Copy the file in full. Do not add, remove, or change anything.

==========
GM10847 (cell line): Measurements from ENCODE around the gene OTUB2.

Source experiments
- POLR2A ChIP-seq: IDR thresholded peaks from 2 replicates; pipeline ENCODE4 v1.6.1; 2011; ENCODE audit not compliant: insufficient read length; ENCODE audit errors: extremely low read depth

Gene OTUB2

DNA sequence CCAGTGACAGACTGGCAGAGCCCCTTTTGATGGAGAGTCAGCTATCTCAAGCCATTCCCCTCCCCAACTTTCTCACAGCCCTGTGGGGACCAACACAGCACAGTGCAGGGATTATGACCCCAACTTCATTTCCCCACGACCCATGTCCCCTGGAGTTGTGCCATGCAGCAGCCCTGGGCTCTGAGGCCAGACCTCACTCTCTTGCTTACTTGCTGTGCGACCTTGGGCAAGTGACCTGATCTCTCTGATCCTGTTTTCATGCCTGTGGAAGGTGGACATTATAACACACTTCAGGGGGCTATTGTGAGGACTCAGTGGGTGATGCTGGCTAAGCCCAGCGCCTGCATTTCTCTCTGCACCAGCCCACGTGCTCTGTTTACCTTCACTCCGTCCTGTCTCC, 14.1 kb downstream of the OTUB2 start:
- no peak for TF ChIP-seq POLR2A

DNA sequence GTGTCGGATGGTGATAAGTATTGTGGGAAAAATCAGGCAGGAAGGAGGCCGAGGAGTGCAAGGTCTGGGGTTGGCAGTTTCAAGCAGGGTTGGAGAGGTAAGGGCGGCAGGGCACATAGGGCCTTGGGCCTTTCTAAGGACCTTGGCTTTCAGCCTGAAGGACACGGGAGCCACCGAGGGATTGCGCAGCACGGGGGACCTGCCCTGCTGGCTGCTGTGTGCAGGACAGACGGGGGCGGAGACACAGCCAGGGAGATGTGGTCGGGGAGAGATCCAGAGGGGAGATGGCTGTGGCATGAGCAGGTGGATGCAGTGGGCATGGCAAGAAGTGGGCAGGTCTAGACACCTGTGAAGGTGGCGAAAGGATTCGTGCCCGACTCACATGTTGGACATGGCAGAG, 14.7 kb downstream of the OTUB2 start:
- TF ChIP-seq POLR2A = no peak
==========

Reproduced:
GM10847 (cell line): Measurements from ENCODE around the gene OTUB2.

Source experiments
- POLR2A ChIP-seq: IDR thresholded peaks from 2 replicates; pipeline ENCODE4 v1.6.1; 2011; ENCODE audit not compliant: insufficient read length; ENCODE audit errors: extremely low read depth

Gene OTUB2

DNA sequence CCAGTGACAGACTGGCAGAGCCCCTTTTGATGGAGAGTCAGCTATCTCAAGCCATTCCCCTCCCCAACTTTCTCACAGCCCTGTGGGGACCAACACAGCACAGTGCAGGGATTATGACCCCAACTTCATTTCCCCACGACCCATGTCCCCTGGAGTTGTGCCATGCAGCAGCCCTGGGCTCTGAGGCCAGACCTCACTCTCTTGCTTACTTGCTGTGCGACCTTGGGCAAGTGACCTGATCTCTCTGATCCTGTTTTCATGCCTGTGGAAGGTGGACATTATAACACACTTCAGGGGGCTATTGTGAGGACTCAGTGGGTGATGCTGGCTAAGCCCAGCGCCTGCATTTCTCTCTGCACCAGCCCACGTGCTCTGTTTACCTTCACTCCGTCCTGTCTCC, 14.1 kb downstream of the OTUB2 start:
- no peak for TF ChIP-seq POLR2A

DNA sequence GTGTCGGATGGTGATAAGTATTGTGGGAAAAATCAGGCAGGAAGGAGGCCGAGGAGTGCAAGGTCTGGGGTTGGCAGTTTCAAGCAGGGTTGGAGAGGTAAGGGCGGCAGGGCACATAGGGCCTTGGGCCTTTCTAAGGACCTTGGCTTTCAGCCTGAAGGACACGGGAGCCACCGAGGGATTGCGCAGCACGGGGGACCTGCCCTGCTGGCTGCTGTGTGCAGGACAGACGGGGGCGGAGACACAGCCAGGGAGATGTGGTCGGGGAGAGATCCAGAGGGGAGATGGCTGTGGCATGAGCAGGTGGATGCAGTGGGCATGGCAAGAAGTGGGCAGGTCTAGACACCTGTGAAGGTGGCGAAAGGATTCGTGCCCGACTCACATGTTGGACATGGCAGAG, 14.7 kb downstream of the OTUB2 start:
- TF ChIP-seq POLR2A = no peak